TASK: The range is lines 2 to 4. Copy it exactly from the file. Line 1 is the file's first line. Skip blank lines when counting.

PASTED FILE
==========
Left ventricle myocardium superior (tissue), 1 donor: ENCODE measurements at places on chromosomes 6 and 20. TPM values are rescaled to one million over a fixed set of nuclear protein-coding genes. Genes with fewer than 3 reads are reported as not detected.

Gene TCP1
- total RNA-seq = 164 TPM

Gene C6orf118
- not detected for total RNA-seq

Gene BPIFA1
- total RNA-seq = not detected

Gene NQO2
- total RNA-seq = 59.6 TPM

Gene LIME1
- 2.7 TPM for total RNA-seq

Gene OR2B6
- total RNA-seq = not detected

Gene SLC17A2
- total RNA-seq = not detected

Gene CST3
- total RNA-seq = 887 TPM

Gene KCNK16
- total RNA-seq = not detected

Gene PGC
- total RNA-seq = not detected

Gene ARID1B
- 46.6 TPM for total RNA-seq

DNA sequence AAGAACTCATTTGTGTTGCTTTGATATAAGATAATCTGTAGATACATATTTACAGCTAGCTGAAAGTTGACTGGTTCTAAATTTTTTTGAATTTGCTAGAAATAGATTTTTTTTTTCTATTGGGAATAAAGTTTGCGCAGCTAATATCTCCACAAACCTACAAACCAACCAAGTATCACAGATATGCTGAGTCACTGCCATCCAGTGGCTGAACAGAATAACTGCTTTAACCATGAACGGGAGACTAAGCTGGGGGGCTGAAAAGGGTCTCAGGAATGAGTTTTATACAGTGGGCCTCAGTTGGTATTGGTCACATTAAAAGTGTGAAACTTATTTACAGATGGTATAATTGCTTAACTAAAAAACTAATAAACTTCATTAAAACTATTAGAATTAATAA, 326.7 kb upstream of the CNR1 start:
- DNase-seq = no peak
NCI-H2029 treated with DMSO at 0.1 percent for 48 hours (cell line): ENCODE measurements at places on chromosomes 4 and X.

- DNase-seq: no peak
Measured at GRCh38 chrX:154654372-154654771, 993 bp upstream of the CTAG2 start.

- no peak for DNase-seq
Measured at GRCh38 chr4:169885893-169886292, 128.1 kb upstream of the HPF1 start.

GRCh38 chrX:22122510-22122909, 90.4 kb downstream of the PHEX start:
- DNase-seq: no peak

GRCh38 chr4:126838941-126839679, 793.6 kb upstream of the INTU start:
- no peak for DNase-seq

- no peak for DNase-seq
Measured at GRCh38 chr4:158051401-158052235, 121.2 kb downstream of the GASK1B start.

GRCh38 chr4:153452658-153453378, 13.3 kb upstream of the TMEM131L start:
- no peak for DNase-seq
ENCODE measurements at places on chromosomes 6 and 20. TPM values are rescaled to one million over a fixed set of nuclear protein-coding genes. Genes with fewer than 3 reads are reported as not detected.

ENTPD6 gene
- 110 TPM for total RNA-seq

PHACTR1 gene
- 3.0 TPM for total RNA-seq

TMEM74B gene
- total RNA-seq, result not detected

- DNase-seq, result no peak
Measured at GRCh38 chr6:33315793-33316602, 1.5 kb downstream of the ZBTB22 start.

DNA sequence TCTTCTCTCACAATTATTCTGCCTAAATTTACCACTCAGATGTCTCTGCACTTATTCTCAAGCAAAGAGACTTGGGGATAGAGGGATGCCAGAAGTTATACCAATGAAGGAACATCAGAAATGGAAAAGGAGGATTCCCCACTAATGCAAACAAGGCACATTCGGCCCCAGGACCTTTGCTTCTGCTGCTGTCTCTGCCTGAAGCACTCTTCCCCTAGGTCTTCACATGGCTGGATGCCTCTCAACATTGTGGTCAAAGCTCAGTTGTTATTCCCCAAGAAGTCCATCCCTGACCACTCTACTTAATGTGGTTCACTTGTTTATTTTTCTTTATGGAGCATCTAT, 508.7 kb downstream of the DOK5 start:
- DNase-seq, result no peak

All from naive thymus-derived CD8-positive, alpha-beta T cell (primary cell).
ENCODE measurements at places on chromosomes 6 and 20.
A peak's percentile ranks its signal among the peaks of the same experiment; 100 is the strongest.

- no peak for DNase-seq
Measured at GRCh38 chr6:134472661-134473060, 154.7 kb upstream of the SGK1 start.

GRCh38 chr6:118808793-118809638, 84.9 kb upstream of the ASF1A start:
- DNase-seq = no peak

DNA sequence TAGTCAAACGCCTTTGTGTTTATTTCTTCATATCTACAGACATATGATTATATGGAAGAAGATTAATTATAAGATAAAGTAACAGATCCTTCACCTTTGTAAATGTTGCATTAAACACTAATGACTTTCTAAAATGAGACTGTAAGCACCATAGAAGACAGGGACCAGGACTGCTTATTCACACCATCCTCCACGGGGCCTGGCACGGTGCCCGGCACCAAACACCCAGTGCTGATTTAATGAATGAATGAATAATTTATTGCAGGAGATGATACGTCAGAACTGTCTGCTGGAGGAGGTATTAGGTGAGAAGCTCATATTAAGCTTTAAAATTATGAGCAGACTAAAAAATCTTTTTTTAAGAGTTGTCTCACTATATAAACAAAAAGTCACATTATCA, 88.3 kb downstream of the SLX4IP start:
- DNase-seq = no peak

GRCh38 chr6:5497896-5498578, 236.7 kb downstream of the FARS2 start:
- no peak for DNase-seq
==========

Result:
Gene TCP1
- total RNA-seq = 164 TPM

Gene C6orf118